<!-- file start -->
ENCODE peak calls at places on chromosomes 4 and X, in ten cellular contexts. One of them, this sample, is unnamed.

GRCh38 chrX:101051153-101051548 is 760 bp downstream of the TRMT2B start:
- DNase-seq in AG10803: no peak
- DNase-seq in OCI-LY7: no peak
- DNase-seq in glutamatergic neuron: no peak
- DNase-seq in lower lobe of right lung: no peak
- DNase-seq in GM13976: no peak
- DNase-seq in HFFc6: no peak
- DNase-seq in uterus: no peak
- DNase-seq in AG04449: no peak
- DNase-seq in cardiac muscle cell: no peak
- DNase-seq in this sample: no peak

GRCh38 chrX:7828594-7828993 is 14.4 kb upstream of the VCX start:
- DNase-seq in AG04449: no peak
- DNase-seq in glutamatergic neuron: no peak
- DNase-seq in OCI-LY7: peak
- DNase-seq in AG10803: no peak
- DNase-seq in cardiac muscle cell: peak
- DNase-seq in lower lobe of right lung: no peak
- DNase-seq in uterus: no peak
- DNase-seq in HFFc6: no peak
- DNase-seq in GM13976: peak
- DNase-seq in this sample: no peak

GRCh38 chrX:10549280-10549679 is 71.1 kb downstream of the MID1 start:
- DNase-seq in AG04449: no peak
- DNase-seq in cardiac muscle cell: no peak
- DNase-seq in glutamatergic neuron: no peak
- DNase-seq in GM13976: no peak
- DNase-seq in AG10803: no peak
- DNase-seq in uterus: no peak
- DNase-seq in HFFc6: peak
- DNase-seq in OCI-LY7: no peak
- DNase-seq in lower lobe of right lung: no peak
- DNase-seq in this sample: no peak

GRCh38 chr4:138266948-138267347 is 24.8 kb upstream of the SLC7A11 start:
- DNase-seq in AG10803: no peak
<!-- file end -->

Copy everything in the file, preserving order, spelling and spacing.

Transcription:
ENCODE peak calls at places on chromosomes 4 and X, in ten cellular contexts. One of them, this sample, is unnamed.

GRCh38 chrX:101051153-101051548 is 760 bp downstream of the TRMT2B start:
- DNase-seq in AG10803: no peak
- DNase-seq in OCI-LY7: no peak
- DNase-seq in glutamatergic neuron: no peak
- DNase-seq in lower lobe of right lung: no peak
- DNase-seq in GM13976: no peak
- DNase-seq in HFFc6: no peak
- DNase-seq in uterus: no peak
- DNase-seq in AG04449: no peak
- DNase-seq in cardiac muscle cell: no peak
- DNase-seq in this sample: no peak

GRCh38 chrX:7828594-7828993 is 14.4 kb upstream of the VCX start:
- DNase-seq in AG04449: no peak
- DNase-seq in glutamatergic neuron: no peak
- DNase-seq in OCI-LY7: peak
- DNase-seq in AG10803: no peak
- DNase-seq in cardiac muscle cell: peak
- DNase-seq in lower lobe of right lung: no peak
- DNase-seq in uterus: no peak
- DNase-seq in HFFc6: no peak
- DNase-seq in GM13976: peak
- DNase-seq in this sample: no peak

GRCh38 chrX:10549280-10549679 is 71.1 kb downstream of the MID1 start:
- DNase-seq in AG04449: no peak
- DNase-seq in cardiac muscle cell: no peak
- DNase-seq in glutamatergic neuron: no peak
- DNase-seq in GM13976: no peak
- DNase-seq in AG10803: no peak
- DNase-seq in uterus: no peak
- DNase-seq in HFFc6: peak
- DNase-seq in OCI-LY7: no peak
- DNase-seq in lower lobe of right lung: no peak
- DNase-seq in this sample: no peak

GRCh38 chr4:138266948-138267347 is 24.8 kb upstream of the SLC7A11 start:
- DNase-seq in AG10803: no peak